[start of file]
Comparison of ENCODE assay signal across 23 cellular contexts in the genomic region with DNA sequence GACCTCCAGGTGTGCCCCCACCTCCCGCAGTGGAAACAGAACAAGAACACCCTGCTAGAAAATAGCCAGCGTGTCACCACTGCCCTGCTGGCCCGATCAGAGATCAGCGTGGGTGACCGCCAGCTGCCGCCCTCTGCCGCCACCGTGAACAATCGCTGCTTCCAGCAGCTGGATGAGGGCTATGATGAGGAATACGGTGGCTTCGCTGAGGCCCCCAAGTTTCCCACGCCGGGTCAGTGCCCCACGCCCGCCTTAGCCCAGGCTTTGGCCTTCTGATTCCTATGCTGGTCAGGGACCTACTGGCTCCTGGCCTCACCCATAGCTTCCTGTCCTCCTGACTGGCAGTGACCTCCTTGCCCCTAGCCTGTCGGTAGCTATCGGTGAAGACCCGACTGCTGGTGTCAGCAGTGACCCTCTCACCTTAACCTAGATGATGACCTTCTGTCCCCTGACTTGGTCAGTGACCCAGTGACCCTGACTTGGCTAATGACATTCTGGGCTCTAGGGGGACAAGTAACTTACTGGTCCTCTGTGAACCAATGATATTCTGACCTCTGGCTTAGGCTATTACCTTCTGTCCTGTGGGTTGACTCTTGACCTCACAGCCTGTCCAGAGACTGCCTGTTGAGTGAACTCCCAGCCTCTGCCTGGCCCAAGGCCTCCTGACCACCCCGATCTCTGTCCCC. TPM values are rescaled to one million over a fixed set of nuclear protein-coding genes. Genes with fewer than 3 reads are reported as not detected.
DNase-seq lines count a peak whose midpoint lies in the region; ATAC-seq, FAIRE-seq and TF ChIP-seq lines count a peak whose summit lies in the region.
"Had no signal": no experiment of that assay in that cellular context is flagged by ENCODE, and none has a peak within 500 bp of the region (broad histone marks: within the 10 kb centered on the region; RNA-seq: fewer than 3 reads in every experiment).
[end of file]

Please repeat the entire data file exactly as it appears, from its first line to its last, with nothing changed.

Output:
Comparison of ENCODE assay signal across 23 cellular contexts in the genomic region with DNA sequence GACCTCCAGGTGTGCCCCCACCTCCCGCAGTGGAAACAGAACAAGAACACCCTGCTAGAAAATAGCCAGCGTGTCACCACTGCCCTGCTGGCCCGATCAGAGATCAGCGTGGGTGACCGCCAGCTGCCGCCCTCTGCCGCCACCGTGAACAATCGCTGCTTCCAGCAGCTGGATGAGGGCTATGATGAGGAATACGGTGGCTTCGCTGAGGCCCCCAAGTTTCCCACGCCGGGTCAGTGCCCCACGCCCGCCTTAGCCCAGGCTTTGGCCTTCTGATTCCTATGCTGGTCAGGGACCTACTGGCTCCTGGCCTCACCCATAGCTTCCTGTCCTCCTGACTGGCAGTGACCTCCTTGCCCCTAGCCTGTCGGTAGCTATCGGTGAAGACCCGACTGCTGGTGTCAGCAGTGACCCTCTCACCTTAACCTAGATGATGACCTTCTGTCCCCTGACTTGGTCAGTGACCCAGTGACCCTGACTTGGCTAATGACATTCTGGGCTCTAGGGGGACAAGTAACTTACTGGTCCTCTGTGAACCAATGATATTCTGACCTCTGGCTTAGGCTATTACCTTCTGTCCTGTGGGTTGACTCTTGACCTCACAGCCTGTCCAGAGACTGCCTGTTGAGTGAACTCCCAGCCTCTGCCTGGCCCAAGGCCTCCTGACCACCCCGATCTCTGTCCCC. TPM values are rescaled to one million over a fixed set of nuclear protein-coding genes. Genes with fewer than 3 reads are reported as not detected.
DNase-seq lines count a peak whose midpoint lies in the region; ATAC-seq, FAIRE-seq and TF ChIP-seq lines count a peak whose summit lies in the region.
"Had no signal": no experiment of that assay in that cellular context is flagged by ENCODE, and none has a peak within 500 bp of the region (broad histone marks: within the 10 kb centered on the region; RNA-seq: fewer than 3 reads in every experiment).